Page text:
> You don't mention this, but I'm assuming this is true: At startup of a
> new shared state scheduler, it fills its host state cache from the
>> 1. There is no db block time during scheduler decision making, the average decision time per request is about 3ms in both single and multiple scheduler scenarios, which is equal to the in-memory decision time of filter scheduler and caching scheduler.
>> 2. Since the scheduler claims are tracked and the "false overwrite" is eliminated, there should be 0 retries in one-scheduler deployment, as proven in the experiment. Thanks to the quick claim responding implementation, there are only 2 retries out of 31 requests in the 4-scheduler experiment.
> This is a real win. I've seen 3 schedulers get so overwhelmed with
> retries that they go slower than 1.
When I was looking at this, I certainly saw DB queries dominating, and
races between the decisions made in the scheduler. The short term hack
I can up with was this approach:
How it works is very hidden but it relies on (the thing we added for
when you build multiple instances in a single request) this line of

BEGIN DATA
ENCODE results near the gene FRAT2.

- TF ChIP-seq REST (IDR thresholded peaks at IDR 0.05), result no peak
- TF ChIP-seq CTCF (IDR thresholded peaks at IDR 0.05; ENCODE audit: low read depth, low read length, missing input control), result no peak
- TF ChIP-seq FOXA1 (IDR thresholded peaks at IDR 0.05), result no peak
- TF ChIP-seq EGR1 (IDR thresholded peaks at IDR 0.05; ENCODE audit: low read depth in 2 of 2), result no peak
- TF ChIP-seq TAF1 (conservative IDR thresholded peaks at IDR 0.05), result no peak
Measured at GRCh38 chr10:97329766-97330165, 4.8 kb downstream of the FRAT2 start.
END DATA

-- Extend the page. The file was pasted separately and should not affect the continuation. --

code, so that the in memory cache of the host state is shared between
requests into the scheduler:
The case I was having issue with was when you get a burst of around
1000 build requests within a one min timeframe. Running a single
caching scheduler was able to deal with that load way better than the
Now if you run multiple of these caching_schedulers, particularly if
you want a fill first strategy, its awful. But running one caching
scheduler is proving a lot faster than running two or three of the
regular filter schedulers (when doing fill first), due to the lower
time spend doing DB queries and the lower races between scheduler
decisions. Now the caching scheduler is a total a hack, and only works
for certain deployment scenarios. It was really added to buy time
while we agree how to build this proposed DB based reservation
scheduler that works well when running multiple schedulers.
I am really interested how your prototype and the caching scheduler
compare? It looks like single node scheduler will perform in a very
similar way, but multiple schedulers are less likely to race each
other, although there are quite a few races?